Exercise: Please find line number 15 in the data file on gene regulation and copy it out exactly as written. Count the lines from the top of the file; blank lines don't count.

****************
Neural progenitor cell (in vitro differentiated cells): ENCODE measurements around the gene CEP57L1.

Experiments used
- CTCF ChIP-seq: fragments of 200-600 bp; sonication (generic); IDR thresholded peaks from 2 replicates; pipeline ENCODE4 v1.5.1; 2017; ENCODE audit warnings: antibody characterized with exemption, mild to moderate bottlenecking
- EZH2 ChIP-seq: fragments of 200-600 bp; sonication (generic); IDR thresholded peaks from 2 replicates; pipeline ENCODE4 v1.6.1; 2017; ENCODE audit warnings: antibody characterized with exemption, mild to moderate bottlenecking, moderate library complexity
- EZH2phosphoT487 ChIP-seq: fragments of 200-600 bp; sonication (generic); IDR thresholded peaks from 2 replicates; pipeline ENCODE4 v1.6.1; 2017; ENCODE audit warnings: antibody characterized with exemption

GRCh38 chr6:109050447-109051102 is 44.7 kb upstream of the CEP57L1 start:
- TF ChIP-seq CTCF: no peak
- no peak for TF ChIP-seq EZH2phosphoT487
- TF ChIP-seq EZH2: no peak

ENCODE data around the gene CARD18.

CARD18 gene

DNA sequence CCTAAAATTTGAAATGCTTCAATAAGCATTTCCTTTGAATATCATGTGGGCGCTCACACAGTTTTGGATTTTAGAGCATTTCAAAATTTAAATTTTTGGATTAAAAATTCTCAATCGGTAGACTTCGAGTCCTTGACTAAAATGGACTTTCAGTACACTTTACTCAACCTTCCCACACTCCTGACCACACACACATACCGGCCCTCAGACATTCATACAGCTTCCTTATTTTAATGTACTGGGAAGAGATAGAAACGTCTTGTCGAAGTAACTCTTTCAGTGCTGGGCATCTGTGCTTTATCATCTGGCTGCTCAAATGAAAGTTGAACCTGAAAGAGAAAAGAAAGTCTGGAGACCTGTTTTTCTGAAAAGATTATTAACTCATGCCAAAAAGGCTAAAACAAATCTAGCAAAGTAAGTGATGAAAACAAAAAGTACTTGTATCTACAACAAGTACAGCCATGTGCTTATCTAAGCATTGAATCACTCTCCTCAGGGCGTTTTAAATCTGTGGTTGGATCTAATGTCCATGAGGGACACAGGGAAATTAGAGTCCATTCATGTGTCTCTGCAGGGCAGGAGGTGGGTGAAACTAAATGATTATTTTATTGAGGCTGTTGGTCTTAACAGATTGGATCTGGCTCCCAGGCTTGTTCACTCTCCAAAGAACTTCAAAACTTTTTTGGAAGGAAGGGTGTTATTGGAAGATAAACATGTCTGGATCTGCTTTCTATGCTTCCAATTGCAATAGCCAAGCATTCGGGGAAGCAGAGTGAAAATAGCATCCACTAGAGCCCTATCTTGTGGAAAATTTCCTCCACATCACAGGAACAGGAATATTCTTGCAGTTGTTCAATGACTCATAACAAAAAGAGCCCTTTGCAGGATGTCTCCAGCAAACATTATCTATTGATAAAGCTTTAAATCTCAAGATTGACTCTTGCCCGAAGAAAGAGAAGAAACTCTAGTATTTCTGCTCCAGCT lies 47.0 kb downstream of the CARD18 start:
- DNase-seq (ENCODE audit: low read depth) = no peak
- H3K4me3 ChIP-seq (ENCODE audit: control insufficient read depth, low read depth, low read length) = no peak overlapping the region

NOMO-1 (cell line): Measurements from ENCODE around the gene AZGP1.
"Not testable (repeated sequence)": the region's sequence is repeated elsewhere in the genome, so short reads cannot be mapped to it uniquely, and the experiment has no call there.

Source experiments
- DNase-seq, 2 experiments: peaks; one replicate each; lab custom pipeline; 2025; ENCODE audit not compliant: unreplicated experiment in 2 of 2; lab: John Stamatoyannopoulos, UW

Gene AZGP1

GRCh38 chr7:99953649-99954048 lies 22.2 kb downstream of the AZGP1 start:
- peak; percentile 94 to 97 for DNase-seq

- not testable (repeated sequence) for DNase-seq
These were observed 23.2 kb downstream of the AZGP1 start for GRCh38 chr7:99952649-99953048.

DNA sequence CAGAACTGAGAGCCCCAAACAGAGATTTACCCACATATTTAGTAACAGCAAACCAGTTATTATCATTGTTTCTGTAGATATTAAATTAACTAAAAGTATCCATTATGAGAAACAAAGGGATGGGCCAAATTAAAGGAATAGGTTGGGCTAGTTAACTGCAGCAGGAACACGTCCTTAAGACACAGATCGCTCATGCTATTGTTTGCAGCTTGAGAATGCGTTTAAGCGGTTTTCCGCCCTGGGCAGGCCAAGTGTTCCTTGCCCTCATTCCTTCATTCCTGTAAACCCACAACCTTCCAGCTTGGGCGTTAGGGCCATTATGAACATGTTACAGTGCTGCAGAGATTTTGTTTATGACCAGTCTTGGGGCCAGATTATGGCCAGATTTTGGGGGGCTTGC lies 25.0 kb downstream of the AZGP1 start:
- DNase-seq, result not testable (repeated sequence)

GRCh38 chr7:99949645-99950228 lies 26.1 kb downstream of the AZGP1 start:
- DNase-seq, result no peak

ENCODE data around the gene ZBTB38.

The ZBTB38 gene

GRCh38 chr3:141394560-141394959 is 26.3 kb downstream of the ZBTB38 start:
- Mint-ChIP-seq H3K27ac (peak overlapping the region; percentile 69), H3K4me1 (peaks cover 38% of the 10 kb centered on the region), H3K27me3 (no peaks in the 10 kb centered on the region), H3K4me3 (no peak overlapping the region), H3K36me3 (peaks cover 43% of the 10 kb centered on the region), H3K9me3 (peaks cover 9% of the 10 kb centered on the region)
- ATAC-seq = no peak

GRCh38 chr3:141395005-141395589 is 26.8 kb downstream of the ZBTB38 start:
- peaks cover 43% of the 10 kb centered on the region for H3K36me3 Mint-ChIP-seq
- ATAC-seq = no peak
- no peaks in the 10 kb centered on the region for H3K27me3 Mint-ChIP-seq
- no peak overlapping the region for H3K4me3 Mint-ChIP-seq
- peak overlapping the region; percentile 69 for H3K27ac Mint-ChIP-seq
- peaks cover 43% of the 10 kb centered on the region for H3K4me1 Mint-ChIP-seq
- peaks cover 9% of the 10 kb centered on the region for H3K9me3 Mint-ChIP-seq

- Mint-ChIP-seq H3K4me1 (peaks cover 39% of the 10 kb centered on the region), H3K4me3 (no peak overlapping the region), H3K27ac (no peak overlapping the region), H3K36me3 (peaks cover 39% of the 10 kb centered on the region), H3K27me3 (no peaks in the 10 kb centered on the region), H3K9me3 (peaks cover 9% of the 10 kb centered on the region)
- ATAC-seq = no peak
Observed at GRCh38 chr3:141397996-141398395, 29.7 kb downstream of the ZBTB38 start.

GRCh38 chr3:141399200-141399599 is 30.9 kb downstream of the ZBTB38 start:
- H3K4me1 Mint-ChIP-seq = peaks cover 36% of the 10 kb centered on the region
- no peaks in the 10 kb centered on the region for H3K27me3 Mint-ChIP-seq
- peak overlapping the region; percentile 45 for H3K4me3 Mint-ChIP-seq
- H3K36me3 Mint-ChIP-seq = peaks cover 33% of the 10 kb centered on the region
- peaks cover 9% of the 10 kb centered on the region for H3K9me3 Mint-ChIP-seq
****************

NOMO-1 (cell line): Measurements from ENCODE around the gene AZGP1.